Level 2 functional skills, **mathematics** and English are considered to be the closest equivalents to GCSEs and are accepted by almost all universities and higher education providers as well as most employers. Taking courses that are equivalent to GCSEs is also beneficial for students who want to continue their education and take additional classes before starting their A-levels and applying to college. At the end of Year 8 or 9, teens choose their GCSE options and study for their GCSE subjects for two years. You can receive functional skills qualifications in English, **mathematics**, and information and communication technology (ICT).

For those who need extra help with their **mathematics** studies, Spires online maths tutors offer a range of courses to help students reach their goals. A functional skills qualification, whether it's AQA Functional Skills Maths Level 1, Functional Skills English or Functional Skills ICT, is considered a replacement for key skills. The importance of having a solid knowledge of English and **mathematics** is more evident than ever after the government's announcement that more measures will be put in place to help schoolchildren who fall behind in these subjects. Scottish national qualifications are not a replacement for GCSEs, but rather a direct equivalent, as grades A to C of the Scottish National Certificate directly correlate with GCSE grades 4 to 9.GCSEs focus more on the academic aspect of subjects, while functional skills, **mathematics**, English and ICT focuses more on the practical skills you need to address aspects of daily life and work. There are many factors to consider when choosing to study for a GCSE, a GCSE equivalent, or some combination of both.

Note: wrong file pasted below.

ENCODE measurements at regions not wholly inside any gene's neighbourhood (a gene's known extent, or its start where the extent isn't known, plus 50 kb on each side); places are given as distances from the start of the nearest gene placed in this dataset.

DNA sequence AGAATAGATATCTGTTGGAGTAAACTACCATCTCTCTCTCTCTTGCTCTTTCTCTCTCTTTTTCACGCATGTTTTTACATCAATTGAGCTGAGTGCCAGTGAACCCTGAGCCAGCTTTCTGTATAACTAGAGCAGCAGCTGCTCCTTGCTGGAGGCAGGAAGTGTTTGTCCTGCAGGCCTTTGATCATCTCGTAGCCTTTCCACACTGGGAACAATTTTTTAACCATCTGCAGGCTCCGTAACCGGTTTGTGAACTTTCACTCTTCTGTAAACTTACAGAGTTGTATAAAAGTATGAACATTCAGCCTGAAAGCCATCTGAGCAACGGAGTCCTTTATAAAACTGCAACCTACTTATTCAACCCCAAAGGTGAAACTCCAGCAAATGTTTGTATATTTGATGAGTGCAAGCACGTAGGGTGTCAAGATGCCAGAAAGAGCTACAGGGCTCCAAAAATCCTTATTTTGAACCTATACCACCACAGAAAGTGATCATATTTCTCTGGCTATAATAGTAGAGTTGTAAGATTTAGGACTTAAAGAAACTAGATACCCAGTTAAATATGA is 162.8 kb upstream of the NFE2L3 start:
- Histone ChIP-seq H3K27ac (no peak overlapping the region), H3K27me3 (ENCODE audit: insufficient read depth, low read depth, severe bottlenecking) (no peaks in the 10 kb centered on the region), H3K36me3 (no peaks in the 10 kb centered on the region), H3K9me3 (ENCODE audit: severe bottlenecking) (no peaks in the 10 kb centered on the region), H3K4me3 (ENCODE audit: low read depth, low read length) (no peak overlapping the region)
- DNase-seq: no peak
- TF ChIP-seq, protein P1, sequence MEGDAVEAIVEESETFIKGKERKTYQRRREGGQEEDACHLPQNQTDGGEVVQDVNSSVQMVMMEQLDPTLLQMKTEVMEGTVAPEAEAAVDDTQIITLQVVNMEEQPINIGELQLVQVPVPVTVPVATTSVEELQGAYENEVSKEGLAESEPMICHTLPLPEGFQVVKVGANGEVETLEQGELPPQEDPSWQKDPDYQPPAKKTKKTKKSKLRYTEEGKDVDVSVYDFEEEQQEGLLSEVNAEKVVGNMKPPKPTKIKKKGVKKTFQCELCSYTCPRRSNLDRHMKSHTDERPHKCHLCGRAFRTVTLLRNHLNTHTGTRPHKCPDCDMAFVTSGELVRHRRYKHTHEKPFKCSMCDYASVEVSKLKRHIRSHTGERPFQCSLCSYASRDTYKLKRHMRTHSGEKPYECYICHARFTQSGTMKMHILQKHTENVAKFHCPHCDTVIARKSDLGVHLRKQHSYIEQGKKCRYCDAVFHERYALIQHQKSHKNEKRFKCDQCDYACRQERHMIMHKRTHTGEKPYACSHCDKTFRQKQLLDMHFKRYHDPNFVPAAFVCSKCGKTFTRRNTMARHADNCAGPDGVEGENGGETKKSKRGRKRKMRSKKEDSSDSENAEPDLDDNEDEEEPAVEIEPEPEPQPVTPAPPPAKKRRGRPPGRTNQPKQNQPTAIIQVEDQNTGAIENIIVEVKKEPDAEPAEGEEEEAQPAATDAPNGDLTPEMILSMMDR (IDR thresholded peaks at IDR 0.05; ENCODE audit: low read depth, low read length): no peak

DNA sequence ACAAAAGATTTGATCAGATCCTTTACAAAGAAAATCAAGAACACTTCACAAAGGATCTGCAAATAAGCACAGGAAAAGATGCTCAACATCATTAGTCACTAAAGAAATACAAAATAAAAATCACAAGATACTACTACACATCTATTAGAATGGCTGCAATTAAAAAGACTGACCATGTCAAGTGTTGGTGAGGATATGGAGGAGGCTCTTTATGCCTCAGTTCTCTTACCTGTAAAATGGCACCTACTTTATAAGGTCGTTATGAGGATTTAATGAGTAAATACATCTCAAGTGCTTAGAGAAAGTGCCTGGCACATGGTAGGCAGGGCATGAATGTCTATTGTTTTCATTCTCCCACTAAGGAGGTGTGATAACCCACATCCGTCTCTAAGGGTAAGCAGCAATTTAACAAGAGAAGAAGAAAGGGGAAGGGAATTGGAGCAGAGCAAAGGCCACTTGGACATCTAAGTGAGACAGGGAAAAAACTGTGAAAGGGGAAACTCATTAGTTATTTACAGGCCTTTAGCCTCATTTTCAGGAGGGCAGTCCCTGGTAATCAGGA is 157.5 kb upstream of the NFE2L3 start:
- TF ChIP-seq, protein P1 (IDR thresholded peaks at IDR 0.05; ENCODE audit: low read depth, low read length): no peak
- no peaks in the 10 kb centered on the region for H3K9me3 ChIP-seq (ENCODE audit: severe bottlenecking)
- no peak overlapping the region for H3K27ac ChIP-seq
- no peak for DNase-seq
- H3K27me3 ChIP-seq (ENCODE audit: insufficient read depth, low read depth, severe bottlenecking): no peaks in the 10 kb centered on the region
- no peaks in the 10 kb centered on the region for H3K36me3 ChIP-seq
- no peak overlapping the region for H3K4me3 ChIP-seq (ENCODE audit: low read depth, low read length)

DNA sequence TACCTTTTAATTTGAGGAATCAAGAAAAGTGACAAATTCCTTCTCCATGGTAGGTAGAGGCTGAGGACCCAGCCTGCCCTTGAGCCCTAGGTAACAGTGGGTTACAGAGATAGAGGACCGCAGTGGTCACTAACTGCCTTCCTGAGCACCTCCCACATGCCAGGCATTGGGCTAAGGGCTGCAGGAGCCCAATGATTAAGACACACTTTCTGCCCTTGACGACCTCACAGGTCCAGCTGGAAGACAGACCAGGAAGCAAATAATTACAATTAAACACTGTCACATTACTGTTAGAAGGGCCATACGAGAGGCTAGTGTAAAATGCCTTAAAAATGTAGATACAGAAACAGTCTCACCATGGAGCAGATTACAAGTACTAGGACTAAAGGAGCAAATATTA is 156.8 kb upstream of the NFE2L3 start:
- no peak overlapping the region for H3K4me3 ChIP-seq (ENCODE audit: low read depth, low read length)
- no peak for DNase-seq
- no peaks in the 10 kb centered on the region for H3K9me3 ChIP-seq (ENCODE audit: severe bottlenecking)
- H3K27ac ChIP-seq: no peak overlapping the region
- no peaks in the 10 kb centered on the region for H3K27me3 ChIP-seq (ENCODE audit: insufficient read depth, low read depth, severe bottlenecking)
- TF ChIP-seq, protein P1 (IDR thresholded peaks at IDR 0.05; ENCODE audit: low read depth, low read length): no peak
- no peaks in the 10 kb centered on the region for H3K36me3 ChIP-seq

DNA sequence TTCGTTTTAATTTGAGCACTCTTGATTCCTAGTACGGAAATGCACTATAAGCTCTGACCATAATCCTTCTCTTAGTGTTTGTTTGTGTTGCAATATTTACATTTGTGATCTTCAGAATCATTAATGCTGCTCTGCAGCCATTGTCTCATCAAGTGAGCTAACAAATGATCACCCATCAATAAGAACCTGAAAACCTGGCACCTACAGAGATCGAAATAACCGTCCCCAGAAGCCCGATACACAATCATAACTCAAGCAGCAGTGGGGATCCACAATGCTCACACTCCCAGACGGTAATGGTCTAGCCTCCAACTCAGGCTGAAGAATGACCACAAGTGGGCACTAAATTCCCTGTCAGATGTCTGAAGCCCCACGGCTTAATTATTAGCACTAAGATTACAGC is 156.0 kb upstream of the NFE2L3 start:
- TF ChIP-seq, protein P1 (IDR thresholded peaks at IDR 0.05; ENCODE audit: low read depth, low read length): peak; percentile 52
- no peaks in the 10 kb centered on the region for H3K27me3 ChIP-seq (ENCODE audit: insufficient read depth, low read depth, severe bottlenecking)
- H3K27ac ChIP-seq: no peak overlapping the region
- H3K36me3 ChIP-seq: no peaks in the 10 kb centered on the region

The difficulty of a Functional Skills course compared to a GCSE depends on the student and his/her ability. The United Kingdom considers **mathematics**, English and science subjects to be compulsory for which everyone must take exams. These qualifications are for subjects outside of mathematics and English, so they are not as relevant to higher education. GCSE scores can determine where a student can go to college and what jobs they can qualify for.